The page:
Monday, October 1, 2007

Pretty In Pink

Echinopsis x Los Angeles

This is the third round of flowers for this Echinopsis hybrid this year. Since I transferred this cactus from a pot into my garden this past spring, it has produced a small offshoot and three rounds of flowers. I featured this same cactus earlier this year during its second flowering, which produced twelve flowers, ten of which opened at the same time.

The flowers open in the evening hours, and depending on the weather, will last about 24 hours. If it's too hot, the quickly wilt and dry up as the sun comes up. The flowers have a slight fragrance, but you have to get up close to catch it. It's a subtle and somewhat powdery scent.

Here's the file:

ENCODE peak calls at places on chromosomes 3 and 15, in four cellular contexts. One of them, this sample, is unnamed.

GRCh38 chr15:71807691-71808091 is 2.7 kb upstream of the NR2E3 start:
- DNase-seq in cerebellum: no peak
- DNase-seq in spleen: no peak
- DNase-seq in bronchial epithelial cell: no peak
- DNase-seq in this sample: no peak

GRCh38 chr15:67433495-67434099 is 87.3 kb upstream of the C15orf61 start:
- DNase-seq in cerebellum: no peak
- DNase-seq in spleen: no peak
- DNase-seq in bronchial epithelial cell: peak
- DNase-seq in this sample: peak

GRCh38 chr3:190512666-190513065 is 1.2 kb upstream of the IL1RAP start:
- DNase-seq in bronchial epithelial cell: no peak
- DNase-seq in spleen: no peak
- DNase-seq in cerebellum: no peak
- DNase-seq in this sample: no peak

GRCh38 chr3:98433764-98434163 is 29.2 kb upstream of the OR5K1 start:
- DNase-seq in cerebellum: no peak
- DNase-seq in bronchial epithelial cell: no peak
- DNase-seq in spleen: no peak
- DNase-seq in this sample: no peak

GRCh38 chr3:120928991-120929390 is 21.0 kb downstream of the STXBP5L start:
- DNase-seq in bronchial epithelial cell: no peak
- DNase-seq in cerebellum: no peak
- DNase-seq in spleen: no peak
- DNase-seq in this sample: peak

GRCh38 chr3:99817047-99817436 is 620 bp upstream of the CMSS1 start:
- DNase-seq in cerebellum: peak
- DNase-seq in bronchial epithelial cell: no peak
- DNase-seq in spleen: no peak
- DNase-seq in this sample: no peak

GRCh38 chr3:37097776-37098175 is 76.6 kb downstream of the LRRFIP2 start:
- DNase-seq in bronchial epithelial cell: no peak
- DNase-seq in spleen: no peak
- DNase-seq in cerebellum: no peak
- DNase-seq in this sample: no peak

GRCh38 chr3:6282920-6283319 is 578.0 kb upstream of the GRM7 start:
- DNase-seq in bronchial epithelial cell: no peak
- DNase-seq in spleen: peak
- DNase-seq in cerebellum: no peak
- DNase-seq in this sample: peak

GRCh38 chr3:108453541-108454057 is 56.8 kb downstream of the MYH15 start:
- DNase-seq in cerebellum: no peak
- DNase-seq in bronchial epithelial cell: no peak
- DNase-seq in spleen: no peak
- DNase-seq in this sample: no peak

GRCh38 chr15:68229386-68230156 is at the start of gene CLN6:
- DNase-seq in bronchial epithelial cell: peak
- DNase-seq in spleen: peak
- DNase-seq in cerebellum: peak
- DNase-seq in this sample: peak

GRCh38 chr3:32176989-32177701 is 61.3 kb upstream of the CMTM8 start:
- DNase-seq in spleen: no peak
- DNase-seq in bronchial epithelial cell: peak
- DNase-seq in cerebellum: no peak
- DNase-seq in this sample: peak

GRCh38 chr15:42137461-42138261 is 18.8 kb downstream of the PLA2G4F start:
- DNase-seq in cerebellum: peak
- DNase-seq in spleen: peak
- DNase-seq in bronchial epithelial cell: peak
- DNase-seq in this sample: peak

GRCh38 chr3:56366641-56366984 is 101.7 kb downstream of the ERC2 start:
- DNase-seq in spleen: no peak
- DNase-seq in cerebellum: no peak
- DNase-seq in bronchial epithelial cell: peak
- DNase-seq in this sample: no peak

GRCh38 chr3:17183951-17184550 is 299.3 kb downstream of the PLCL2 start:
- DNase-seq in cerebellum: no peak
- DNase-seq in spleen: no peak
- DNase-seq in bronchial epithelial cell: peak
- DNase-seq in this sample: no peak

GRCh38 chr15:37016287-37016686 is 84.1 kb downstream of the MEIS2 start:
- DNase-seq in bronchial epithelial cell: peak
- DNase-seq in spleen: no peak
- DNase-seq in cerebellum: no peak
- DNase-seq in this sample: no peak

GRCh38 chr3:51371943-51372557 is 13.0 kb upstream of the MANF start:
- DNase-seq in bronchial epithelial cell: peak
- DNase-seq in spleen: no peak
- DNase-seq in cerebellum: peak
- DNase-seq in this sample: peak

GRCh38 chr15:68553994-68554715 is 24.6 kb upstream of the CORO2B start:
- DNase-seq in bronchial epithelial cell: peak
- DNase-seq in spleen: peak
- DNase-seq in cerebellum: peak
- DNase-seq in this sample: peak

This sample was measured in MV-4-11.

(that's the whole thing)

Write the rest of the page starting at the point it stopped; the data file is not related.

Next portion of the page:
The common names for Echinopsis are Sea Urchin Cactus, Easter Lilly Cactus, and Farm Cactus. Experts recommend that Echinopsis be given regular fertilizer throughout the summer, but I've not bothered. Now, I'm wondering if I would have had even more flowers had I followed a regular feeding schedule.